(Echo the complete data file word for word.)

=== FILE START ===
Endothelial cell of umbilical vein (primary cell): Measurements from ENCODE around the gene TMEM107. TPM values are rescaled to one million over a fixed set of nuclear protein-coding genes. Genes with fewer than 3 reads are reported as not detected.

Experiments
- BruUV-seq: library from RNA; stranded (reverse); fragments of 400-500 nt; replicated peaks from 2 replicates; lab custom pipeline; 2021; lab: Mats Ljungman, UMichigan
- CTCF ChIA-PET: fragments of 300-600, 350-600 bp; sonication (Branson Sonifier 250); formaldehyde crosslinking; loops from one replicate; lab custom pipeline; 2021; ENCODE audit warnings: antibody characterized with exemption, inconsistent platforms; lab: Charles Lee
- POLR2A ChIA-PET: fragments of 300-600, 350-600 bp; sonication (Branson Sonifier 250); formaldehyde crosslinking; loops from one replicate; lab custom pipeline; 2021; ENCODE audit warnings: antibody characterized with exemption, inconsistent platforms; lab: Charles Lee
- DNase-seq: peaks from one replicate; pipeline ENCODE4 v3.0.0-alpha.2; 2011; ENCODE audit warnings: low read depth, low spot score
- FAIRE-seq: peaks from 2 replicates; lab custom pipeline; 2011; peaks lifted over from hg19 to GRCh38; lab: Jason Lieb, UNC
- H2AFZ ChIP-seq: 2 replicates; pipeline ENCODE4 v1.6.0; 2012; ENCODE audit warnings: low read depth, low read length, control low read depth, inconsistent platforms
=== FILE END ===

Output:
Endothelial cell of umbilical vein (primary cell): Measurements from ENCODE around the gene TMEM107. TPM values are rescaled to one million over a fixed set of nuclear protein-coding genes. Genes with fewer than 3 reads are reported as not detected.

Experiments
- BruUV-seq: library from RNA; stranded (reverse); fragments of 400-500 nt; replicated peaks from 2 replicates; lab custom pipeline; 2021; lab: Mats Ljungman, UMichigan
- CTCF ChIA-PET: fragments of 300-600, 350-600 bp; sonication (Branson Sonifier 250); formaldehyde crosslinking; loops from one replicate; lab custom pipeline; 2021; ENCODE audit warnings: antibody characterized with exemption, inconsistent platforms; lab: Charles Lee
- POLR2A ChIA-PET: fragments of 300-600, 350-600 bp; sonication (Branson Sonifier 250); formaldehyde crosslinking; loops from one replicate; lab custom pipeline; 2021; ENCODE audit warnings: antibody characterized with exemption, inconsistent platforms; lab: Charles Lee
- DNase-seq: peaks from one replicate; pipeline ENCODE4 v3.0.0-alpha.2; 2011; ENCODE audit warnings: low read depth, low spot score
- FAIRE-seq: peaks from 2 replicates; lab custom pipeline; 2011; peaks lifted over from hg19 to GRCh38; lab: Jason Lieb, UNC
- H2AFZ ChIP-seq: 2 replicates; pipeline ENCODE4 v1.6.0; 2012; ENCODE audit warnings: low read depth, low read length, control low read depth, inconsistent platforms